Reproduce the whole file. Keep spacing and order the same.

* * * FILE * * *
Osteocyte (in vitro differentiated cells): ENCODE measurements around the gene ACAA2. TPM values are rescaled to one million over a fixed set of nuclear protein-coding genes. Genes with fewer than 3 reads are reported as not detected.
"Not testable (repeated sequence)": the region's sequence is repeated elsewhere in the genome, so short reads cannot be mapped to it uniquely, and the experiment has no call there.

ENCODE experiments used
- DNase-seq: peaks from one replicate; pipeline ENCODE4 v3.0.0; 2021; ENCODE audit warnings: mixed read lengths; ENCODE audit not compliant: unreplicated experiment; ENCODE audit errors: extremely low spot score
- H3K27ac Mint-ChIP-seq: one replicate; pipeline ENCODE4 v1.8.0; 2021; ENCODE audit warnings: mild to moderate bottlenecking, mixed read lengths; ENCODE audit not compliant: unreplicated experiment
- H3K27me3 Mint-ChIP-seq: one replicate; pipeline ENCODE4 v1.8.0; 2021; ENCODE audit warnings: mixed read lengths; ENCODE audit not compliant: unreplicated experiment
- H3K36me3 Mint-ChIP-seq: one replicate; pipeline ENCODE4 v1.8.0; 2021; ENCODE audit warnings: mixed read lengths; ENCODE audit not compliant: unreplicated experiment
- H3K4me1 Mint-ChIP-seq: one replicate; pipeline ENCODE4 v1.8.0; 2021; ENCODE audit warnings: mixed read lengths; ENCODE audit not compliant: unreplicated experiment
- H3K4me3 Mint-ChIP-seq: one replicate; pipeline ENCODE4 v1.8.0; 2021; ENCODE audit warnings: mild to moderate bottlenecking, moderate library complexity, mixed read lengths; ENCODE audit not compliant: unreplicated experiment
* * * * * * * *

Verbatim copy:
Osteocyte (in vitro differentiated cells): ENCODE measurements around the gene ACAA2. TPM values are rescaled to one million over a fixed set of nuclear protein-coding genes. Genes with fewer than 3 reads are reported as not detected.
"Not testable (repeated sequence)": the region's sequence is repeated elsewhere in the genome, so short reads cannot be mapped to it uniquely, and the experiment has no call there.

ENCODE experiments used
- DNase-seq: peaks from one replicate; pipeline ENCODE4 v3.0.0; 2021; ENCODE audit warnings: mixed read lengths; ENCODE audit not compliant: unreplicated experiment; ENCODE audit errors: extremely low spot score
- H3K27ac Mint-ChIP-seq: one replicate; pipeline ENCODE4 v1.8.0; 2021; ENCODE audit warnings: mild to moderate bottlenecking, mixed read lengths; ENCODE audit not compliant: unreplicated experiment
- H3K27me3 Mint-ChIP-seq: one replicate; pipeline ENCODE4 v1.8.0; 2021; ENCODE audit warnings: mixed read lengths; ENCODE audit not compliant: unreplicated experiment
- H3K36me3 Mint-ChIP-seq: one replicate; pipeline ENCODE4 v1.8.0; 2021; ENCODE audit warnings: mixed read lengths; ENCODE audit not compliant: unreplicated experiment
- H3K4me1 Mint-ChIP-seq: one replicate; pipeline ENCODE4 v1.8.0; 2021; ENCODE audit warnings: mixed read lengths; ENCODE audit not compliant: unreplicated experiment
- H3K4me3 Mint-ChIP-seq: one replicate; pipeline ENCODE4 v1.8.0; 2021; ENCODE audit warnings: mild to moderate bottlenecking, moderate library complexity, mixed read lengths; ENCODE audit not compliant: unreplicated experiment